While I’ve been aware of Focus Stacking for sometime, I’m late to the party in trying it out. I have been using the Enfuse application for HDR for a short time. As I said in a recent post, I like the results of Enfuse better than Photoshop 6. I have not tested any of the other apps available for HDR work. While paging through the Enfuse manual ( now there’s a radical idea – reading the manual ) I noticed that Enfuse also does focus stacking. I decided to try it out.
I had been laboring under the impression that focus stacking was mostly for macro work. It finally dawned on me that focus stacking gives you the capability to stop making a compromise between depth of field and diffraction.
Here’s a quick review: Depth of Field is determined by aperture. Small aperture e.g., f/22, gives the largest depth of field while large aperture e.g., f/2.8, gives a narrow depth of field. So if you want sharp focus from front to back of an image, you would use f/22. ( See why Ansel and gang called their group f/64?) The problem is something called diffraction. With a small aperture, the light tends to get fuzzy ( a technical term – read about diffraction here ) before it hits the sensor. That results in less sharpness, not more. But diffraction goes away at larger apertures. Sadly, so does depth of field. I have tended to compromise by using f/16 – good depth of field – and my camera is just barely diffraction limited at that point.
One more thing – here’s the definition of hyperfocus distance: “The hyperfocal distance is the closest distance at which a lens can be focused while keeping objects at infinity acceptably sharp; that is, the focus distance with the maximum depth of field. When the lens is focused at this distance, all objects at distances from half of the hyperfocal distance out to infinity will be acceptably sharp.” Notice the use of the word “acceptable” here. ( More about hyperfocus distance.)
So, the idea with focus stacking, as I’m describing it here, is that I could use an aperture that is not diffraction limited and still get an image that is sharp from front to back. I tested this idea and my results are very promising.
For the test, I used my 55-200mm lens. I tested using focal lengths of 55mm and 95mm with apertures of f/16 for the base shot and f/8 and f/5.6 for the focus stacking shots. I used just three shots at each setting. The red Fs are the points I used to focus. The second from the bottom was for the 95mm setting since the building corner wasn’t in the frame. The church steeple is 1000 ft from where I’m standing while the corner of the building is around 60ft away. The shot I used for comparison was shot at f/16 using the hyperfocus point(more or less) to focus. Here’s how the results look:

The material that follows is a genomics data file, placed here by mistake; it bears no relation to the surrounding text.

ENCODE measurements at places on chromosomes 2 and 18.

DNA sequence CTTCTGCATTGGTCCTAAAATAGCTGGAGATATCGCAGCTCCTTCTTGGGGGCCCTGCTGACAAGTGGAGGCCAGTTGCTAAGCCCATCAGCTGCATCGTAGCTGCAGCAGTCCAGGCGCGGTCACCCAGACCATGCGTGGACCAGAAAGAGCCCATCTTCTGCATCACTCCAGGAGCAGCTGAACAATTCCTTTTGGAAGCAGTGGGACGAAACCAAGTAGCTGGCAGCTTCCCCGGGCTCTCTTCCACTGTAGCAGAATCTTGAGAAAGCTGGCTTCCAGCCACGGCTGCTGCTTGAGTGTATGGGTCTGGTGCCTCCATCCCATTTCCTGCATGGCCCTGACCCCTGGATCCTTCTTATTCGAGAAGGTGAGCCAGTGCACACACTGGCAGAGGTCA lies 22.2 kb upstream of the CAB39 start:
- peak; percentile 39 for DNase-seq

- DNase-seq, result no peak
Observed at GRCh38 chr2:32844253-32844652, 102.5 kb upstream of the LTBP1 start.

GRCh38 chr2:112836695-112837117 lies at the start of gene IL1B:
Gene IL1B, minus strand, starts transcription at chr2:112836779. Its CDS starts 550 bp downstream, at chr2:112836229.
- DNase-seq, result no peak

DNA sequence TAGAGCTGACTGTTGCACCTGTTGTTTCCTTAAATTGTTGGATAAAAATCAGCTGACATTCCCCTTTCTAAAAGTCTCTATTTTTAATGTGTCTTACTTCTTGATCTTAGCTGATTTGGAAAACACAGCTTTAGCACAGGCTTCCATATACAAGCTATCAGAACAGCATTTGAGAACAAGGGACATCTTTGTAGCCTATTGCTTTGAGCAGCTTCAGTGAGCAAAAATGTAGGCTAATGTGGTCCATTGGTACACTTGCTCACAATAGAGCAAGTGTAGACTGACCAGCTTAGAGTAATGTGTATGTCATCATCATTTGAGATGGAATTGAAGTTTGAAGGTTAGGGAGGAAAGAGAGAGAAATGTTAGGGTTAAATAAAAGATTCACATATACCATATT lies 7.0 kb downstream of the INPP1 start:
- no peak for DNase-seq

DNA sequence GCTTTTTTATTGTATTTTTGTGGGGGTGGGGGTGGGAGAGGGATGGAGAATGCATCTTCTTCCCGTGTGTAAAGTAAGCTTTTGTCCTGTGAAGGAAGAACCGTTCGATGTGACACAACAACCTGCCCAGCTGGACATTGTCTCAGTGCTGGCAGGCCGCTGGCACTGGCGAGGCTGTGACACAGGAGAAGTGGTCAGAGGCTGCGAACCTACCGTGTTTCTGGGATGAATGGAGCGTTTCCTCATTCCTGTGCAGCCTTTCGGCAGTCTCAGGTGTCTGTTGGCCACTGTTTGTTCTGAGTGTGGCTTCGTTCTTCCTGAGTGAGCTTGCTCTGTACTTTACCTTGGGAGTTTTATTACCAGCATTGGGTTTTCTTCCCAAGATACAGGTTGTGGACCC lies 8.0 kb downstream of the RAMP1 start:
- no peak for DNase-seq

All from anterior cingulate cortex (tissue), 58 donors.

First up, the steeples plus the background. These are 100% crops. I think, even with the images converted to jpegs, you can see the focus stacking wins.
But what about the foreground? Here’s the same shot but with the crop set for the foreground. The focus stacking is better in this case also. Let’s use an even wider aperture and see how that turns out.
Here’s the steeples at f/5.6 with the 55mm focal length. Not much doubt about it, right? I haven’t looked a detailed curves for the 55 to 200mm lens but I’d have to wonder if it’s not a little sharper at 5.6 than 8.
And here’s the building corner at f/5.6 compared to the f/16 shot.
So how does 95mm stack up? (BTW, why 95mm? Because the marking on the barrel of the lens is not exact, that’s why.) Here’s the steeples: f/16 vs f/8 focus stack
And here’s the foreground shot:
And, again, same thing using f5/6 for the focus stack
So what’s my conclusion? Focus Stacking is a excellent way to get sharp focus from front to back. ( I may be late to the party but I can still party down.) I can use an aperture like f/8 and get sharper images than using f/16. And, while I didn’t test it, way sharper than f/22.
However, you might not want to use focus stacking for every image. Sharp front to back focus may not be what you want. In addition, you must align the images before you use the software. Notice that all this implies you are using a tripod but, even so, align the images. There was a fairly high wind when I was shooting these shots on a tripod and they were definitely not aligned. And, speaking of wind, if there’s significant movement in the frame, this technique doesn’t work. I used Photoshop to align the images but check out Hugin if you don’t have Photoshop. I’ll test it and edit this post later. And, if you’re not carrying your tripod, then go with the hyperfocus distance technique. It’s not a bad compromise and it seems unlikely you can get three, or more, shots off that would work. Also, I think using only three shots is the very minimum. I did a close up test using seven shots and that was not enough.
Overall, this is an excellent technique to add to your skill set.